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Arrow BulletGroup A Streptococcus


What is Group A Streptococcus?

  • Group A Streptococcus (Group A Strep or GAS) is a common bacteria that can cause a variety of infections ranging from no illness to severe illness.
  • The most frequent conditions include:
    • Sore throats (commonly referred to as strep throat)
    • Ear infections
    • Skin infections
    • Scarlet fever.
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How Common is Group A Strep Bacteria in the General Population?

  • Group A Strep is commonly found in the nose and throat of about 5-30% of children and 1% of adults.
  • It can be carried in the throat or skin of healthy people who show no signs or symptoms of illness.
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How is Group A Strep Spread?

  • Direct contact with the nose or mouth secretions of an infected person
  • For example, through open mouth kissing, mouth-to-mouth resuscitation or through direct contact with infected sores on the skin.
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Can Group A Strep Infections be Serious?

  • In rare cases, the same strep bacteria can cause a severe form of illness called invasive GAS disease.
  • This happens when bacteria get into parts of the body where the bacteria are not usually found such as the blood, muscle or the lungs.
  • The most severe forms of invasive GAS disease can cause very serious illness and may even lead to death.
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How Common is Invasive GAS Disease?

  • In Ontario, every year, approximately 2-3 people out of every 100,000 have an invasive GAS infection.
  • This is much less than the thousands of people who experience non-invasive infections such as strep throat each year.
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Who is Most at Risk for Invasive GAS Disease?

  • Few people who come in contact with Group A Strep develop severe invasive disease; most will have a routine throat or skin infection.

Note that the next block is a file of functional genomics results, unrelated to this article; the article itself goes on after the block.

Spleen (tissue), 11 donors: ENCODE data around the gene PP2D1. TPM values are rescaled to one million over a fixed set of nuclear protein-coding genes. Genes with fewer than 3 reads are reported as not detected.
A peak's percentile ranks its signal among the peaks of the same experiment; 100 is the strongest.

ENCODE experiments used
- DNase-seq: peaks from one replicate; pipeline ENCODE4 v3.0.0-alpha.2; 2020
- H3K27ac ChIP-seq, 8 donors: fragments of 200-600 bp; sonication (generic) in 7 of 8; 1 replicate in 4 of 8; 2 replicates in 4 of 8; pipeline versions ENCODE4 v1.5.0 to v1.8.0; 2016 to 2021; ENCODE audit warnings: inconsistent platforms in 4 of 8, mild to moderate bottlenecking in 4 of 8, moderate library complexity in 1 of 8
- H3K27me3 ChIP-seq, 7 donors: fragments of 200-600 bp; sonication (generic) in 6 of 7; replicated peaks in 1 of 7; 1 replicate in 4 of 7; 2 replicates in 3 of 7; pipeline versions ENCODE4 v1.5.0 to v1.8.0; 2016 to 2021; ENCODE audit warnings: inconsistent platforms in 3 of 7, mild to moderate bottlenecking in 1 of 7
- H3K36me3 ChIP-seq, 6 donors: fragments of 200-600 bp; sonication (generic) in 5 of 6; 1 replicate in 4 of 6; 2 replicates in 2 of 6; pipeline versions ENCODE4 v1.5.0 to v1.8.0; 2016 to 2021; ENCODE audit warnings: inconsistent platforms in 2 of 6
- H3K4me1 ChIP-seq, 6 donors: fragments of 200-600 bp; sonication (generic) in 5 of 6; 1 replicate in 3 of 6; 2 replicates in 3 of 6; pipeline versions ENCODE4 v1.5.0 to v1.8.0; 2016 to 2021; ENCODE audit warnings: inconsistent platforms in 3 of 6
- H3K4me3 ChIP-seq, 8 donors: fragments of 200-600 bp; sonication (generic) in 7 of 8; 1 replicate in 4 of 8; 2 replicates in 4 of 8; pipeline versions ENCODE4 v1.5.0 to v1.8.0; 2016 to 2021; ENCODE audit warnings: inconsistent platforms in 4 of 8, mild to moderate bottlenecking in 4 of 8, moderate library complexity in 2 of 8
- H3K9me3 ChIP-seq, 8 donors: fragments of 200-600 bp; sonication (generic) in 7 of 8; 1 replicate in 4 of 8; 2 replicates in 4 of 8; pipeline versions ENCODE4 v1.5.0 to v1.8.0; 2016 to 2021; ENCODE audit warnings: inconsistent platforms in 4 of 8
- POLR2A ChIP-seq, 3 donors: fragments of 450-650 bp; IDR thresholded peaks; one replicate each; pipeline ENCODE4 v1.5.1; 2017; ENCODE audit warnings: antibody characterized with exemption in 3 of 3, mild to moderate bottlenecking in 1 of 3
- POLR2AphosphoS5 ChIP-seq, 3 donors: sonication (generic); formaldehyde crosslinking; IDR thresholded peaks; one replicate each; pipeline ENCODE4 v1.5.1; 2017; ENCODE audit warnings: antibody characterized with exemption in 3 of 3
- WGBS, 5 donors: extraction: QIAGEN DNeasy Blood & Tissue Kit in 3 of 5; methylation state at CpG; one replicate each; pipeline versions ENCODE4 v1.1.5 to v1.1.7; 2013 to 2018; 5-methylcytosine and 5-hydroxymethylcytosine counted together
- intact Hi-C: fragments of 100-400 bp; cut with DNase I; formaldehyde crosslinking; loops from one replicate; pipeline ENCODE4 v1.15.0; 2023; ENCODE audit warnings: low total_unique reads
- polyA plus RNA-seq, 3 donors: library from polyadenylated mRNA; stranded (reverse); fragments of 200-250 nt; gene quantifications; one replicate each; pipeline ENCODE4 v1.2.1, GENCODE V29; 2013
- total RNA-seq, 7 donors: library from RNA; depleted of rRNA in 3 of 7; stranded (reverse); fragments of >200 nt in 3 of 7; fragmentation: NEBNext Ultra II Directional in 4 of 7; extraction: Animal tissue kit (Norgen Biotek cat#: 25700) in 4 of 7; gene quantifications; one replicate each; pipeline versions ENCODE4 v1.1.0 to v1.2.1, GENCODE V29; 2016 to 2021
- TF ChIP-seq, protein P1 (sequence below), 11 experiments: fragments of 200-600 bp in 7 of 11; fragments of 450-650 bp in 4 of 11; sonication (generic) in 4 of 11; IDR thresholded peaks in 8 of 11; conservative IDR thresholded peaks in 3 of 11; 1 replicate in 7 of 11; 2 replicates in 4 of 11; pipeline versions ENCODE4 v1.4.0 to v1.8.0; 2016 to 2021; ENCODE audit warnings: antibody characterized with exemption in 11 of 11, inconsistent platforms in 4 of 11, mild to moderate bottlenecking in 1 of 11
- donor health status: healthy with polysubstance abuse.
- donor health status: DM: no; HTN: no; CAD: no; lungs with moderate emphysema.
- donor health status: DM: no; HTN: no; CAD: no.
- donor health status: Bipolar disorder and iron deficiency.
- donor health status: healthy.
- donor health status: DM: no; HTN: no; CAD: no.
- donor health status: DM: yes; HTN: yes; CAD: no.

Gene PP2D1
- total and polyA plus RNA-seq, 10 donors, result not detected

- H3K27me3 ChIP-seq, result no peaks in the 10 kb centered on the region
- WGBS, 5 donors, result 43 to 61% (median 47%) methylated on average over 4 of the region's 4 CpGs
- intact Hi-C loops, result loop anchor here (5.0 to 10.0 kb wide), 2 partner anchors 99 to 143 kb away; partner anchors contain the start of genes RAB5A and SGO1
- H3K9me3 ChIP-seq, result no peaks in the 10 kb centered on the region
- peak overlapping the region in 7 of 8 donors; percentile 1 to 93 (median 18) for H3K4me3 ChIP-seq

• Although healthy people can get invasive disease, people with chronic illnesses like cancer, diabetes and kidney dialysis, and those who use medications such as steroids, are at higher risk.
  • Breaks in the skin, like cuts, surgical wounds or chickenpox may also provide an opportunity for the bacteria to enter the body.
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What are the Signs and Symptoms of Invasive GAS Disease?

  • A person with this serious form of Group A Strep infection can become very ill within 12 – 24 hours.
  • There can be a history of flu-like symptoms such as fever, pain and muscle ache before signs of infection or rash quickly develop.
  • In other cases there may be severe pain, swelling, redness or swollen lymph nodes associated with a recent cut or injury.
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What Precautions can be Taken to Prevent Invasive GAS Disease?

  • Use good personal hygiene, especially frequent and thorough hand washing
  • Cover your cough or sneeze with a tissue or upper sleeve
  • Wounds and cuts should be well cleansed, disinfected and bandaged
  • Report any sudden or unusual signs of infection, sore throat and/or fever to your doctor
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What is the Role of Peel Public Health?

  • Peel Public Health investigates reports of communicable diseases including Invasive GAS disease.
  • Our role is to identify, notify close contacts of an infected person and assess the need for preventive antibiotics.
  • Contacts are advised to self-monitor for signs and symptoms of GAS infection and/or fever for 30 days.
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Revised: February 03, 2012

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